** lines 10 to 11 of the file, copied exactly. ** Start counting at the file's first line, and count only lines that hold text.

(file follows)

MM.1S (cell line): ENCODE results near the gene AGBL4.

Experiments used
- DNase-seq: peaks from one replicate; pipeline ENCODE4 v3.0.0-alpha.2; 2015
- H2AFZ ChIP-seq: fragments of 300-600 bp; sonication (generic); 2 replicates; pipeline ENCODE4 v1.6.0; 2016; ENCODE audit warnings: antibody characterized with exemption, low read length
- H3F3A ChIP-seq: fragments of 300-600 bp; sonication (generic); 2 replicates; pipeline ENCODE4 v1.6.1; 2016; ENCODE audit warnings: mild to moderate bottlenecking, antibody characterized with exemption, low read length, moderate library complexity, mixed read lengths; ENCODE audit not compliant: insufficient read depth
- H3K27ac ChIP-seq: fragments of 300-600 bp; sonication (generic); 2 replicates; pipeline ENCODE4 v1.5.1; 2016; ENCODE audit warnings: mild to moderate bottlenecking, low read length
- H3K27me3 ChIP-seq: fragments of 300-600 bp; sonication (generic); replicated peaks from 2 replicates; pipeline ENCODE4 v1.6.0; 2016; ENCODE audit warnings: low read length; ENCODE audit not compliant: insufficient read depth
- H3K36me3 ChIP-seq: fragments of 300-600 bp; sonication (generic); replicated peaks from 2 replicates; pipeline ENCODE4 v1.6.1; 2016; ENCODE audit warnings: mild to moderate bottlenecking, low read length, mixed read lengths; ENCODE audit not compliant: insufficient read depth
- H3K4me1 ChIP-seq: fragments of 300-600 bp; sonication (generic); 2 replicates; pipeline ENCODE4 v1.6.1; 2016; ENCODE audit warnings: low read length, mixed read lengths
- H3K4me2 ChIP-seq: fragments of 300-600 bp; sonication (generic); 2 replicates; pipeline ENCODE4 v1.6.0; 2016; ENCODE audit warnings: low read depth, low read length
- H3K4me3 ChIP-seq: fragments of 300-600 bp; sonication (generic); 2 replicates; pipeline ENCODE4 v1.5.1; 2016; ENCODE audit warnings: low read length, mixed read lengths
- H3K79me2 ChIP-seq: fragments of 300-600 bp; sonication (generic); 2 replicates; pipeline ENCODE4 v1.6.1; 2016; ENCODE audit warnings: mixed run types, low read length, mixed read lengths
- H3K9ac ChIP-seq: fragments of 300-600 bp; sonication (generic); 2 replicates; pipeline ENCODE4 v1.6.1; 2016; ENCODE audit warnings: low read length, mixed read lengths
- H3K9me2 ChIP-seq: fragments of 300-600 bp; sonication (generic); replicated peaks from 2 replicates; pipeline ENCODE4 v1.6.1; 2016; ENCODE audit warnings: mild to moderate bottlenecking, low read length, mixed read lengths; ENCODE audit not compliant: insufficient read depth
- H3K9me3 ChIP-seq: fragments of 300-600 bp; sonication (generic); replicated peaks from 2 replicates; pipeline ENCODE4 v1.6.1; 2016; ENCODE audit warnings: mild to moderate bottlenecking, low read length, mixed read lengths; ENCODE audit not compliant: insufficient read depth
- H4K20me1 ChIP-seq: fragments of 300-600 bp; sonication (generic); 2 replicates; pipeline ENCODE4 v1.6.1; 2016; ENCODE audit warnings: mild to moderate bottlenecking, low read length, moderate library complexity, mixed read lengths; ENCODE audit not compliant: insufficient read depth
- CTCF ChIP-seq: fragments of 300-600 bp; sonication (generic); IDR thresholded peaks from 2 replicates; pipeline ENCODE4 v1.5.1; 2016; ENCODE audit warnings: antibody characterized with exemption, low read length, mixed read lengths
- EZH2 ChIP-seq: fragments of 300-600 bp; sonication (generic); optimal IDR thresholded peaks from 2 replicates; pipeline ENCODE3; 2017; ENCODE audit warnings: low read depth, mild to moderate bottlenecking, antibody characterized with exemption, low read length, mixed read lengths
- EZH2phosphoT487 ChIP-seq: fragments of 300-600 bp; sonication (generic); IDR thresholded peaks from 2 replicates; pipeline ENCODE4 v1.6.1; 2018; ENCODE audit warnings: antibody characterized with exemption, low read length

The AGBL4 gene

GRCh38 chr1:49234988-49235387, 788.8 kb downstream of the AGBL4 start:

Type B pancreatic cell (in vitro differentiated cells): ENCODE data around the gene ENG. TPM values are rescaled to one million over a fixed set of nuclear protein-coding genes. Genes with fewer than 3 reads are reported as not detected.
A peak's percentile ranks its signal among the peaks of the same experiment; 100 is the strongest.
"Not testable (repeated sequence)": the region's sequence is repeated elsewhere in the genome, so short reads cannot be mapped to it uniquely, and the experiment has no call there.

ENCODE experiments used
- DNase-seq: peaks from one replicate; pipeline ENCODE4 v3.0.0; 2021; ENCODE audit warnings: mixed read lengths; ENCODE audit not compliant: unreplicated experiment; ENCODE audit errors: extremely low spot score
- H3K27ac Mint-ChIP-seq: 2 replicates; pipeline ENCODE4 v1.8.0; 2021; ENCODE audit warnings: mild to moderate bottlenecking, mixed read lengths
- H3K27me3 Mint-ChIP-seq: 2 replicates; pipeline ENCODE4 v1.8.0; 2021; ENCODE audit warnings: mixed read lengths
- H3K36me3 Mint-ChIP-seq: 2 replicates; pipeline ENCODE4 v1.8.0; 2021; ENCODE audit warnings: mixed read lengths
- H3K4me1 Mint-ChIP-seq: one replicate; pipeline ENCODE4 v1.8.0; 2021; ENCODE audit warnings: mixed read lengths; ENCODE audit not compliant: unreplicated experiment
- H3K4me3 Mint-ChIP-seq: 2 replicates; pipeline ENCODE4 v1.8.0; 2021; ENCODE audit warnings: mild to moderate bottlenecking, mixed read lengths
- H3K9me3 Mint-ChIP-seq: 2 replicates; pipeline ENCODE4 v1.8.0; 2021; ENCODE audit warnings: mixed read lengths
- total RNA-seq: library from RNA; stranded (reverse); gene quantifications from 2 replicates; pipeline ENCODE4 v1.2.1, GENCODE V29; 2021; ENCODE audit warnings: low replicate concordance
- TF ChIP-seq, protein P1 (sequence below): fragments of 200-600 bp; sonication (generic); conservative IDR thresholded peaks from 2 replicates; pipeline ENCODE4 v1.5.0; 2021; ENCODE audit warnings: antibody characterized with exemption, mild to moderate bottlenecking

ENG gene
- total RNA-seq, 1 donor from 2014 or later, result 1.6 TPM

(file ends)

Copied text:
- H3K4me2 ChIP-seq: fragments of 300-600 bp; sonication (generic); 2 replicates; pipeline ENCODE4 v1.6.0; 2016; ENCODE audit warnings: low read depth, low read length
- H3K4me3 ChIP-seq: fragments of 300-600 bp; sonication (generic); 2 replicates; pipeline ENCODE4 v1.5.1; 2016; ENCODE audit warnings: low read length, mixed read lengths